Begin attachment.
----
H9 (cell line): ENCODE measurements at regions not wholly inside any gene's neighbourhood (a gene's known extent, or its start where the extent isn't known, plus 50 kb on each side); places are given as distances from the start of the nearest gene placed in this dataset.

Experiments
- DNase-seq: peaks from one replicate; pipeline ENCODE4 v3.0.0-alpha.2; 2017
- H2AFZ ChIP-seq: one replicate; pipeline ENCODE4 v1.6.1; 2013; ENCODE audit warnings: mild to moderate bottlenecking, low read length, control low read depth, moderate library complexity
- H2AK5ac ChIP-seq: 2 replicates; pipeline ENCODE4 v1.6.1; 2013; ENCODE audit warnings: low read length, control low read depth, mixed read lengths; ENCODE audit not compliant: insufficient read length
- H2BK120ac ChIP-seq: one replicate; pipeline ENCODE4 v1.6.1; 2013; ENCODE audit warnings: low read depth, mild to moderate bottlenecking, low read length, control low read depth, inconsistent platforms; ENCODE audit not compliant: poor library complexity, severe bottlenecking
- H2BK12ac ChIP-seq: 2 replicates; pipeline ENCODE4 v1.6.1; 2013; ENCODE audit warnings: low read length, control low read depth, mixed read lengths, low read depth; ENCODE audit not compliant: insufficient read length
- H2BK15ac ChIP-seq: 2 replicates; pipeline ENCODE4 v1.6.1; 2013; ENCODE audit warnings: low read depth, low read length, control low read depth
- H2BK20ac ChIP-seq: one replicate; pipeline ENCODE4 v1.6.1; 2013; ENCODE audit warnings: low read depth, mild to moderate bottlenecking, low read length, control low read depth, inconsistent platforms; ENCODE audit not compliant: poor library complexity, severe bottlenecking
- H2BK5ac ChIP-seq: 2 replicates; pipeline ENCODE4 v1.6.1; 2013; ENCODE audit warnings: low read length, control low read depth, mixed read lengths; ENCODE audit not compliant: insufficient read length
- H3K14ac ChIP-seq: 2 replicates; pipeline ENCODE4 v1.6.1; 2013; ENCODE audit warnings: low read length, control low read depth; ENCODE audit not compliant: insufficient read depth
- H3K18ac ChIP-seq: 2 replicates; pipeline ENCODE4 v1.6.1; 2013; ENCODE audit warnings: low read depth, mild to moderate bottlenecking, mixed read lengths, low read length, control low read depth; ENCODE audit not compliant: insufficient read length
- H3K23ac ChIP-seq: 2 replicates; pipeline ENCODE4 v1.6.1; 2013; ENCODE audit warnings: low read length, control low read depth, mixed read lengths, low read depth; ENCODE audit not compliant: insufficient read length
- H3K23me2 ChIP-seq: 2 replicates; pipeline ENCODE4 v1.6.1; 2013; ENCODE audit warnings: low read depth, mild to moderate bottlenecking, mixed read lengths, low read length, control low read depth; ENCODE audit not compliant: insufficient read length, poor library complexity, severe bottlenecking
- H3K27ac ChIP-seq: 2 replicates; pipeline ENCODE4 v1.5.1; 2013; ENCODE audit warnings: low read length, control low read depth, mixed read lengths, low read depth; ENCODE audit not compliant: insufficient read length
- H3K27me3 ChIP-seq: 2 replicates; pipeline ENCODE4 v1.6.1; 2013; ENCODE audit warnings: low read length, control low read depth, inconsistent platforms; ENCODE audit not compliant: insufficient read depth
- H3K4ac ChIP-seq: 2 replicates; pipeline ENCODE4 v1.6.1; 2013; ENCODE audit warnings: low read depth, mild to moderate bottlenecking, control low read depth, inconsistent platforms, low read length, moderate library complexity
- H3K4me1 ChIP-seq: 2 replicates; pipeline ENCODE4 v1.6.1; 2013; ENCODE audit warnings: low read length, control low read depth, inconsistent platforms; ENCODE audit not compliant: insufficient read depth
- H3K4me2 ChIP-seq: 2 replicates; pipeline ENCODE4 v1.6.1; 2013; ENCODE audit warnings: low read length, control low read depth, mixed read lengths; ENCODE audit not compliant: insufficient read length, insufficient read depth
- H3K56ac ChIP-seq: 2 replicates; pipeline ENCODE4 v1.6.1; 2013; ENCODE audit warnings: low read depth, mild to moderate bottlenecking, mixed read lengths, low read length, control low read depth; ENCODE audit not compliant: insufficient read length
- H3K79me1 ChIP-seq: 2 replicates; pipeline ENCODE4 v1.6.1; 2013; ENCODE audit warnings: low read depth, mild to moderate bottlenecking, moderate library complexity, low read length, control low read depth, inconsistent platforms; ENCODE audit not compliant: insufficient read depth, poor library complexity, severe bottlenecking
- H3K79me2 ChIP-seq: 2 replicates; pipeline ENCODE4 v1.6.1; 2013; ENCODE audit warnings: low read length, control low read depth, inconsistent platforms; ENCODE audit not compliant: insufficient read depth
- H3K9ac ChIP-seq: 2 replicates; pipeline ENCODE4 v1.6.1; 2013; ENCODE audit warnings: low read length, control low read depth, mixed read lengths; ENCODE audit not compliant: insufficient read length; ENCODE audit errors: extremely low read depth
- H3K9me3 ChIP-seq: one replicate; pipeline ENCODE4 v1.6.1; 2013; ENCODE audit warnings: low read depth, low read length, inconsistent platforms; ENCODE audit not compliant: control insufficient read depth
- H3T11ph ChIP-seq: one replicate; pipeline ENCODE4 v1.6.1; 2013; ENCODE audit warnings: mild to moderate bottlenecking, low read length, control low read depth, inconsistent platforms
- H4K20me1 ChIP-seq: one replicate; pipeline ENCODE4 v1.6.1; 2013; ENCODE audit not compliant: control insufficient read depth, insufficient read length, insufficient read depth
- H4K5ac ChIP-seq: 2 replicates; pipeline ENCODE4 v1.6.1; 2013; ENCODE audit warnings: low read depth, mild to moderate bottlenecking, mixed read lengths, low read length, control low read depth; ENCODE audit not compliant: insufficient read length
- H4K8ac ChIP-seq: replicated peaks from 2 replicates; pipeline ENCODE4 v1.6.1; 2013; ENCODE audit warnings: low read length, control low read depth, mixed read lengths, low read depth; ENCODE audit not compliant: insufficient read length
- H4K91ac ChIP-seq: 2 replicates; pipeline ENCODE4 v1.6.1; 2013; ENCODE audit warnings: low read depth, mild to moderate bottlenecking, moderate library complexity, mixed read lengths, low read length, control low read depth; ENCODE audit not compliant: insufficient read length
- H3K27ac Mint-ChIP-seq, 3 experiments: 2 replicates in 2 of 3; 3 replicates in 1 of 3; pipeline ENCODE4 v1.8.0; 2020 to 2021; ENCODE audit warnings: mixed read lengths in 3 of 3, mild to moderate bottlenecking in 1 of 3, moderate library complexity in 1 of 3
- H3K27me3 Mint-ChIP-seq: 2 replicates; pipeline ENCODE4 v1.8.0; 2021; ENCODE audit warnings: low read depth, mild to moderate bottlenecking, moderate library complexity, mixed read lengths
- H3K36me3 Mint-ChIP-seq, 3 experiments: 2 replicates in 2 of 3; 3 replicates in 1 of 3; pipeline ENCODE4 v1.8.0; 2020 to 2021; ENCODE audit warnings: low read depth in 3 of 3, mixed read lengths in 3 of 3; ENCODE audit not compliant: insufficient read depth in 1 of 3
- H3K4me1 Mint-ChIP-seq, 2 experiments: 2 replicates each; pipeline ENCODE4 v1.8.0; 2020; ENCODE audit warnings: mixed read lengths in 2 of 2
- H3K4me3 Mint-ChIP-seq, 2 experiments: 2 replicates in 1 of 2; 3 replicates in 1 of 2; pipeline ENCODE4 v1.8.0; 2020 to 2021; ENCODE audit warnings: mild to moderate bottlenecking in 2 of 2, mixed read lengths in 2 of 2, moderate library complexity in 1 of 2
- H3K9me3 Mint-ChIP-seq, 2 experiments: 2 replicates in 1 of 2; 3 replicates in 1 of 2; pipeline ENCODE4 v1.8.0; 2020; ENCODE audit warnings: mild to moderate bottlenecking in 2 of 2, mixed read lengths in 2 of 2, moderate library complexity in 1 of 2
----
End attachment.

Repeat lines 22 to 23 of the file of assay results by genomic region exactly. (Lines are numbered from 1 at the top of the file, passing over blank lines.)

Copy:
- H3K79me2 ChIP-seq: 2 replicates; pipeline ENCODE4 v1.6.1; 2013; ENCODE audit warnings: low read length, control low read depth, inconsistent platforms; ENCODE audit not compliant: insufficient read depth
- H3K9ac ChIP-seq: 2 replicates; pipeline ENCODE4 v1.6.1; 2013; ENCODE audit warnings: low read length, control low read depth, mixed read lengths; ENCODE audit not compliant: insufficient read length; ENCODE audit errors: extremely low read depth